The weekend had started on a somewhat iffy for Gabit. He had been strong throughout the practice sessions in the precious rounds, having regularly notching the best top-three times, but seemed to lack the pace this weekend, instead, posting the fifth and sixth fastest times and unable to improve beyond 54.100s.
But as Gabit proved, the stopwatch is no match for pure determination.
Lewis Cornish had grabbed the holeshot in Moto 2, followed by Richard Dibben on the inside and Chris Hodgson on the outside. Gabit found a way through into third before the left-handed Turn Three. Chris Hodgson had started lining Gabit for a pass into the corner, coming up Gabit’s left. However, to his and everyone’s horror, he went straight without slowing down, hit the barriers and crashed heavily. A trailing bike hit his helmet. Everyone was relieved when he got up and walked away with a sore wrist.
“I always preferred to start from a little way back, not too far back, but in third or so because that allows me to watch what the front runners are doing and I could attack,” said Gabit, “At the start of Moto 1 I kept getting hit from behind and I found it was Cornish behind. He overtook me after that.”
Lewish Cornish had cleared off in the lead, with Richard Dibben some ways back.
But luck wasn’t on Cornish’s side when he went down hard after running straight into a stack of tyres, presumably due to brake failure.
Dibben was now leading, but a determined Gabit started chipping away at his lead until he was right on the New Zealander’s tail. Gabit stalked Dibben lap after lap, while Dibben rode brilliantly to keep the Malaysian one bike length behind. As time counted down, it seemed as if the race will finish in that status quo. Then, with six laps to go, Dibben outbraked himself while heading into Turn One and left a gap on the inside. Gabit pounced on the opportunity and went through. Dibben fought back by pressuring Gabit initially, but Gabit held his nerve to open up a gap and won the race.
“I was getting tired due to the heat. I thought I’d just follow Dibben to see how far his stamina takes him. Then he went wide, and I took the chance and kept going. I had broken my rear brake pedal by that time.” Gabit explained.
Behind them, Andy McLiesh battled with Khairi Zakaria and Yasushi Matsumoto. But Khairi prevailed to finish third with Matsumoto behind him.
Gabit had only needed to finish third in both Motos to seal the title in both Open International and Asian classes, and part of his work was done by having won Moto 1.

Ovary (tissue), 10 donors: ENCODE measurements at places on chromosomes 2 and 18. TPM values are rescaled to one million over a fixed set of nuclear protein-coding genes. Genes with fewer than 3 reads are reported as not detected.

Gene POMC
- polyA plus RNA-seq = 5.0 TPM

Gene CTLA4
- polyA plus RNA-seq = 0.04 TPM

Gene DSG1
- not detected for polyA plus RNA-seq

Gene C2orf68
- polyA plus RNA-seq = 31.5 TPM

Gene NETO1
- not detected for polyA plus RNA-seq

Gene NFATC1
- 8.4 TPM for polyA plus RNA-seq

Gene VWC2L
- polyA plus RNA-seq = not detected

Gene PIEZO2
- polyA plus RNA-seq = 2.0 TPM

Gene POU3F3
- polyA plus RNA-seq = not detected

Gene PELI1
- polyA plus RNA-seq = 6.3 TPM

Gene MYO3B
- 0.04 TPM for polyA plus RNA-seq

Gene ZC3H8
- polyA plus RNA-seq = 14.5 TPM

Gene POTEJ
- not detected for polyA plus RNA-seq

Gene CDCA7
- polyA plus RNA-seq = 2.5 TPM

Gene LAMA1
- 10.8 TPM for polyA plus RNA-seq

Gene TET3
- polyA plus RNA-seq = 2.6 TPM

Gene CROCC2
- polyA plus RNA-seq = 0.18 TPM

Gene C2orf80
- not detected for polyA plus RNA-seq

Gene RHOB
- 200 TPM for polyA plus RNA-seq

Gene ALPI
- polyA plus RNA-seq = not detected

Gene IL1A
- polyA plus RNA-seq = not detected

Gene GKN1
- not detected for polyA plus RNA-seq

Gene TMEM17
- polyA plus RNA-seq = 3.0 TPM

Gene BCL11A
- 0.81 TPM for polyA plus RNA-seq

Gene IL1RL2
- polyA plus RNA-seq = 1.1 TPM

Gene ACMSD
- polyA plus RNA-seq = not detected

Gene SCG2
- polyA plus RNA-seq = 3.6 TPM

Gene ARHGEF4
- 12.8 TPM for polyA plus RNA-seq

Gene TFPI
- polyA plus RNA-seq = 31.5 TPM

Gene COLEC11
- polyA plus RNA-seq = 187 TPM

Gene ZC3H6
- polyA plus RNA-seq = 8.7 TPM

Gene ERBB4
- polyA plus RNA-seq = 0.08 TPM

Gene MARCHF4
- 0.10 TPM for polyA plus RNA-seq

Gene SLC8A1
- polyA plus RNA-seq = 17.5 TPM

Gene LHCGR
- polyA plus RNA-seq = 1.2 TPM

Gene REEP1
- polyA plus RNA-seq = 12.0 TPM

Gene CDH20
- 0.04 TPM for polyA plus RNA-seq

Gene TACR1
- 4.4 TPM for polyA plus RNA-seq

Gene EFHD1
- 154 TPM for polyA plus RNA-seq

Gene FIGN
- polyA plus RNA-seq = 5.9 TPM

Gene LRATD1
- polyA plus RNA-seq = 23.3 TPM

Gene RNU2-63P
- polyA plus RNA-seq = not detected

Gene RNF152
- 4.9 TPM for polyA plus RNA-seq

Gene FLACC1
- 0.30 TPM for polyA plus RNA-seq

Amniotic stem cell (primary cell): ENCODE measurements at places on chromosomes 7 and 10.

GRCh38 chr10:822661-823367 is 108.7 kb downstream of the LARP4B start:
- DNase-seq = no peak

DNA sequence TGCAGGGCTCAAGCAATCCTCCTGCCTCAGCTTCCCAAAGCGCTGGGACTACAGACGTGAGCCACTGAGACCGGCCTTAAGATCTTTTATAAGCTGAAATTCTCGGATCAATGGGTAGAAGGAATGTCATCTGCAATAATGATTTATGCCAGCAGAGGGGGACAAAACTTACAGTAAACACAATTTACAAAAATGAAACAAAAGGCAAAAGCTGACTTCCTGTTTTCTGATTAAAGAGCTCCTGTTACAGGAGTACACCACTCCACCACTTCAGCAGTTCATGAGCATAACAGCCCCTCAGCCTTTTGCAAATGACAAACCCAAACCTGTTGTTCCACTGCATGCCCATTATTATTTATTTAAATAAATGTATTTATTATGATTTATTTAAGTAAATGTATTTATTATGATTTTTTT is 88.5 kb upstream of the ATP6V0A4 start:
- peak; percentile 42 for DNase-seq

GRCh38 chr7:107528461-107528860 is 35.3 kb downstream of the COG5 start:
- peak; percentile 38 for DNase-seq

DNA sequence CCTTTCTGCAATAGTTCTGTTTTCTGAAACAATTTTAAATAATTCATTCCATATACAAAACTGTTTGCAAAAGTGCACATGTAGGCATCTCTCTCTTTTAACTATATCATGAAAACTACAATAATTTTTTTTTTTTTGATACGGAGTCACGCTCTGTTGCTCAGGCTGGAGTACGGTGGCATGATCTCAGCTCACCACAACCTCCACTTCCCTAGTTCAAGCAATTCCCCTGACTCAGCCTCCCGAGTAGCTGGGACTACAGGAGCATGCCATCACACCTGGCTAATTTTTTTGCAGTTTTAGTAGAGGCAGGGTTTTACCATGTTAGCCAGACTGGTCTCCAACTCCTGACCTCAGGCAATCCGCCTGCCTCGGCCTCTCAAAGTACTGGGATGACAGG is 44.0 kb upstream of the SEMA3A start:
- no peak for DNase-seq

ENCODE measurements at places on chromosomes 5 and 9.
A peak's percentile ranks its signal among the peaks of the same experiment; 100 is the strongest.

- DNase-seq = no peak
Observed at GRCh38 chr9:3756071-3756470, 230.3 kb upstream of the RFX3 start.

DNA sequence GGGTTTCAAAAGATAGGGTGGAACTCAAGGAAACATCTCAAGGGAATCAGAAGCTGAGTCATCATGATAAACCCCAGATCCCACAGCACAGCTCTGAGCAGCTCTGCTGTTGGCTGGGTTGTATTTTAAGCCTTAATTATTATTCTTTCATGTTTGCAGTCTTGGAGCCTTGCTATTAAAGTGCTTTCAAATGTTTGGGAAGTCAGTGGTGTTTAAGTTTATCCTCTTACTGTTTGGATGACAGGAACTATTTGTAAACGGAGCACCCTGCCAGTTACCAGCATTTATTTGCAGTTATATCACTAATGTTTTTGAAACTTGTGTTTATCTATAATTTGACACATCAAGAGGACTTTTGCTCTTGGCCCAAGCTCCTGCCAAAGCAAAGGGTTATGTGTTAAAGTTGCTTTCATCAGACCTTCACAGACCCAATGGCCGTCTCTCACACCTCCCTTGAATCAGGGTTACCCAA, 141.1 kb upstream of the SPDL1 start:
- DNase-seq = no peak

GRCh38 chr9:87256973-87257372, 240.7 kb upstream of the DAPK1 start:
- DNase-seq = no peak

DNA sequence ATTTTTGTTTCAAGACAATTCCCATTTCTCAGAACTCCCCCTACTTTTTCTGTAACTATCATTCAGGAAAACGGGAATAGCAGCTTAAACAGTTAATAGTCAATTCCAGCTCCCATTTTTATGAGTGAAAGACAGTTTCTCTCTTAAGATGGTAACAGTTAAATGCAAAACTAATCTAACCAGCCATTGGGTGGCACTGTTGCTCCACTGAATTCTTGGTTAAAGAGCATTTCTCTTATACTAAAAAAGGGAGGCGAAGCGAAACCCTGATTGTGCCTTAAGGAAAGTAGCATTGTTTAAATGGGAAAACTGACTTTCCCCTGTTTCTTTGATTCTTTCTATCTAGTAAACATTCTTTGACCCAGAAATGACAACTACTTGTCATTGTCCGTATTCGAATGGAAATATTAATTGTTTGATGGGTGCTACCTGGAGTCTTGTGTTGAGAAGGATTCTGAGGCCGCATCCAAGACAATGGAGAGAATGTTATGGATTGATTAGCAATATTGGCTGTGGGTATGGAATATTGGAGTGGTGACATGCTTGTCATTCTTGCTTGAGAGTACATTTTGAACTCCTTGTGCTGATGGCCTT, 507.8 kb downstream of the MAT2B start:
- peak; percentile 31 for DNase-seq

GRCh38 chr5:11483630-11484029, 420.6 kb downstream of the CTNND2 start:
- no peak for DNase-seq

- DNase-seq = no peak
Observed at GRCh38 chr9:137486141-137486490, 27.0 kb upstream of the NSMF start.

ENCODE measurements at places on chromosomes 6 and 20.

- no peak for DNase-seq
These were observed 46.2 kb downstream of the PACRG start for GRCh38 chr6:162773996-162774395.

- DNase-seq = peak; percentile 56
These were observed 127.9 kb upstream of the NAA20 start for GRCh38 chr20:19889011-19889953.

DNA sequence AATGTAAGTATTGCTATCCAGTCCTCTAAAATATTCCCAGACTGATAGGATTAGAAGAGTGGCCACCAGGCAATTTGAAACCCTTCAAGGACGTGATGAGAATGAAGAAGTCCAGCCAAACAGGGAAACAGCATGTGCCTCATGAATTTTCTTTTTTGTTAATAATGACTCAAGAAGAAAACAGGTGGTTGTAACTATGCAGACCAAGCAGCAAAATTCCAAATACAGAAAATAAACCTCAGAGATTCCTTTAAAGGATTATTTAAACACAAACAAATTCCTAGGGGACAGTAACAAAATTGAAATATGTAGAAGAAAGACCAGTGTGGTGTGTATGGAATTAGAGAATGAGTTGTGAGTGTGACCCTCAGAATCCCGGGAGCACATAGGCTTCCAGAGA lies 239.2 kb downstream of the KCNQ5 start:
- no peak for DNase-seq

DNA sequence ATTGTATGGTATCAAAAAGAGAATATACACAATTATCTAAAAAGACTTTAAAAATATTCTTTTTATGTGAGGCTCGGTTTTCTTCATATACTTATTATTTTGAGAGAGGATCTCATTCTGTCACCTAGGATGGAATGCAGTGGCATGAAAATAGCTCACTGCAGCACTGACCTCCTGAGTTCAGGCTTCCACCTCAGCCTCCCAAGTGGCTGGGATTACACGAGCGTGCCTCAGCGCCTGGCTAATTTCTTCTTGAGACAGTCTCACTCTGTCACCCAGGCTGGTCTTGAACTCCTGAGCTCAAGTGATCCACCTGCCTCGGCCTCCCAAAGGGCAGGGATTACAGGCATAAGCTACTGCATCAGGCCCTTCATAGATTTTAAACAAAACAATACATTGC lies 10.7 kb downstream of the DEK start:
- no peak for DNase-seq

But the plucky Malaysian didn’t let up in Moto 2. He shot straight through into the lead as soon as the flag went down. But he was pursued and pressured hard by Cornish, Dibben and McLiesh, which started a frenzied race pace. A slip would see all three, possibly four riders overtaking him.
Gabit revealed, “My early thought going into Moto 2 was to take it easy, as I know I didn’t have to push so much even for a podium position. I felt at ease, relaxed and wanted to go out and have fun in Moto 2. I just held on to my lead.”
The Malaysian fans, all the 25,000 to 28,000 of them, gasped when Cornish managed to force Gabit to go wide at Turn One and took over the lead. Gabit fought back immediately into Turn Two after the first dirt double jump. Cornish’s bold move must have set off all Gabit’s alarms prompting him to put the hammer down and started to open up some space almost immediately.
“My gearshift lever was bent at that time from hitting the tyre barriers. I watched Cornish, letting him go where he’s faster and go faster where I could.”
Gabit managed to put backmarkers in the way of his pursuers by mid-race. The pursuing three had to content with traffic at the tighter and inopportune parts of the track. That resulting chaos allowed Cornish, Dibben and McLiesh to start trading places.
Dibben then got the better of Cornish and homed in on Gabit like a guided missile. Cornish and McLiesh started fading further and further back. It was later revealed that Cornish had broken his gear shifter forcing him to race in fourth gear.
By now Gabit had responded to Dibben’s challenge and pulled out a three-bike-length gap. Dibben now had to contend with Yasushi Matsumoto. The Japanese Flat-Track Champion, who had impressed many since his debut in the Philippines, was visibly the fastest man on track and had charged up the field to challenge Dibben.
Just three laps from the end, another gasp and yells went up from the partisan crowd as Gabit over-jumped the second double-jump. He managed to gain control and ride away.
In the end, Gabit crossed the in line first, followed by Dibben with Matsumoto almost alongside.
An openly emotional Gabit stopped his bike and ran into the throngs of spectators lining the track much to the delight of the local supporters. On hand to meet Gabit was his father, whom Gabit hugged and thanked him with tears of delight. “It’s the first time my Father had come to watch me race.”
Gabit conveyed his thanks to his team, KTM Malaysia, supporters and fans, family and friends for being instrumental in his quest to win the FIM Asia Supermoto Championship.
And what about that limp Gabit had been sporting through the weekend? “I hit a tyre barrier at the side of the track during Unofficial Practice and it’s been hurting since.”